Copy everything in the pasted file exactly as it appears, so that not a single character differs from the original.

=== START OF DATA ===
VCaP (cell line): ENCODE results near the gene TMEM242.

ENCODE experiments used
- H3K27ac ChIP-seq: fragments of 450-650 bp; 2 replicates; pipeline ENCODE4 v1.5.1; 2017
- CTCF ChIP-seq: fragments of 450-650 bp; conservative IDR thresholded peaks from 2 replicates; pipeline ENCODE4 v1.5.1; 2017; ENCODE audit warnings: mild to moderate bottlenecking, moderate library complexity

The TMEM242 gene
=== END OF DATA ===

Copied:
VCaP (cell line): ENCODE results near the gene TMEM242.

ENCODE experiments used
- H3K27ac ChIP-seq: fragments of 450-650 bp; 2 replicates; pipeline ENCODE4 v1.5.1; 2017
- CTCF ChIP-seq: fragments of 450-650 bp; conservative IDR thresholded peaks from 2 replicates; pipeline ENCODE4 v1.5.1; 2017; ENCODE audit warnings: mild to moderate bottlenecking, moderate library complexity

The TMEM242 gene